(2) Every one is liable to imprisonment for a term not exceeding 3 years who makes a false document, knowing it to be false, with the intent that it in any way may be used or acted upon, whether in New Zealand or elsewhere, as genuine.
When is a forgery complete?
As soon as the document is made with the intent in (1) or the knowledge and intent in (2).
List the elements of Using forged document, s257(1), CA 1961.
Knowing a document to be forged, -
(a) uses the document to obtain any property, privilege, service, pecuniary advantage, benefit, or valuable consideration; or
(b) uses, deals with, or acts upon the document as if it were genuine; or
(c) causes any other person to use, deal with, or act upon it as if it were genuine.
List the elements of Altering, concealing, destroying, or reproducing document with intent to deceive, s258(1), CA 1961.
With intent to obtain by deception any property, privilege, service, pecuniary advantage, benefit, or valuable consideration, or to cause loss to any other person, -
(a) alters, conceals, or destroys any document, or causes any document to be altered, concealed or destroyed; or
(b) makes a document or causes a document to be made that is, in whole or in part, a reproduction of any other document.
What are the two mental elements of s258, Altering, concealing, destroying, or reproducing document with intent to deceive?
- An intention to obtain by deception any property, privilege, service, pecuniary advantage, benefit or valuable consideration
- An intention to cause loss to any other person
List the elements of s259(1), Using altered or reproduced document with intent to deceive.
Knowing any document to have been made or altered in the manner and with the intent referred to in s258, with intent to obtain by deception any property, privilege, service, pecuniary advantage, benefit or valuable consideration, or to cause loss to any other person, -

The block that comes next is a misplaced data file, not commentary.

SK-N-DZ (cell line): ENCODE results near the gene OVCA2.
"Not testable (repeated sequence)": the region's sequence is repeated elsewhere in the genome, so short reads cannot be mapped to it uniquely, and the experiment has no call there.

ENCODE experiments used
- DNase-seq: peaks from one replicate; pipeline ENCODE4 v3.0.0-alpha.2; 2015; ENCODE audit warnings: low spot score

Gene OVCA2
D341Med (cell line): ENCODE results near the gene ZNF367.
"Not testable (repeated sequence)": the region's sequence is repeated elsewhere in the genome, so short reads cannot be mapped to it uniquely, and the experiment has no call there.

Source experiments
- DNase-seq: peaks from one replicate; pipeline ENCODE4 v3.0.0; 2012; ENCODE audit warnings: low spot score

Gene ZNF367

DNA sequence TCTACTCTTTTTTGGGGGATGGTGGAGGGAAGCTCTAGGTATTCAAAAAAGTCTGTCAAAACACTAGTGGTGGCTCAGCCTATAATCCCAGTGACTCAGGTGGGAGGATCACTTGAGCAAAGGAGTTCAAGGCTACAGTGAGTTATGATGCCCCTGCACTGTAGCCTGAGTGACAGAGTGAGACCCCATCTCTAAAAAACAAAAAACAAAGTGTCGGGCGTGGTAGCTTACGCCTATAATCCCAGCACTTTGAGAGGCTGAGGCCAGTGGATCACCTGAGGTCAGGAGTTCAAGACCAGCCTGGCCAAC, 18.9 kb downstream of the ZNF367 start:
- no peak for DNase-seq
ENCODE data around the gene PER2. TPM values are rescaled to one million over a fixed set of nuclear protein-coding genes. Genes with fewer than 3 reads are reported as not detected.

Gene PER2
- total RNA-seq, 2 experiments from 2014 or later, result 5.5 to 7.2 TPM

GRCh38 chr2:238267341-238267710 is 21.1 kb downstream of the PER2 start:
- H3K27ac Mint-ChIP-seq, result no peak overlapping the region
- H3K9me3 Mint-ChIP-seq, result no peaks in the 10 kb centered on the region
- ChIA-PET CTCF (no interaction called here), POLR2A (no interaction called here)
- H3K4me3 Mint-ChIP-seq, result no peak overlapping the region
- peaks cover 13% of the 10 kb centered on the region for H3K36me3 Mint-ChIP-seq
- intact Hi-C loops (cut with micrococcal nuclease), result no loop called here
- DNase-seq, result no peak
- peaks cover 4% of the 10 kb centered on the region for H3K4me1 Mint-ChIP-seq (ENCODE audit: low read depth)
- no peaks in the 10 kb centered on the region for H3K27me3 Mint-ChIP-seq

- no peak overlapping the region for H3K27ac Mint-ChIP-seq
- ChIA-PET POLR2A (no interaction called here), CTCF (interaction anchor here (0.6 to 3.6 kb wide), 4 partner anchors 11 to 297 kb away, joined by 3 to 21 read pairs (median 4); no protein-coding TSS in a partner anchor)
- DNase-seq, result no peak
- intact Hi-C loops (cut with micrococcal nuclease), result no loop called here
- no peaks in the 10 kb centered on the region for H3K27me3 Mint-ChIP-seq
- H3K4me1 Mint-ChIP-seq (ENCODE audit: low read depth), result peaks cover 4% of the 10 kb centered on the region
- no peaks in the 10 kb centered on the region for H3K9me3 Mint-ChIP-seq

(a) uses or deals with or acts upon the document; or
(b) causes any person to use or deal with or act upon the document.
List the elements of Accessing computer systems for dishonest purposes, s249(2). CA 1961.
Directly or indirectly accesses any computer system with intent, dishonestly or by deception, and without claim of right; -
(a) to obtain any property, privilege, service, pecuniary advantage, benefit or valuable consideration; or
(b) to cause loss to any other person.
Before beginning an investigation into credit card and cheque offences, which external agency should you consult first?
The bank’s fraud investigators.
Briefly describe the four categories of company fraud.
Category A - large scale thefts and other dishonesty offences against employers by employees
B - Dishonesty offences committed against financial institutions by people outside the institution obtaining money from it through deception and GST fraud against the IRD by businesses.
C - Commercial fraud committed against the public by people who, either as individuals or through the guise of a company, entice people to invest money.
D - Dishonesty offences committed by professional people in a position of trust, such as solicitors and accountants, against their clients.
List six sources that may be able to assist in a company fraud investigation and outline the type of assistance they can offer.
- Police accountants and legal officers: Police forensic accountants at Auck, Wgtn and Chch are available to give you advice and assist personally. Legal Section can prepare POs, SWs and charges.
- MBIE (Ministry of Business, Innovation and Employment): Possible sources of information are Registrar of Companies, Companies Office, Official assignee, Insolvency Services.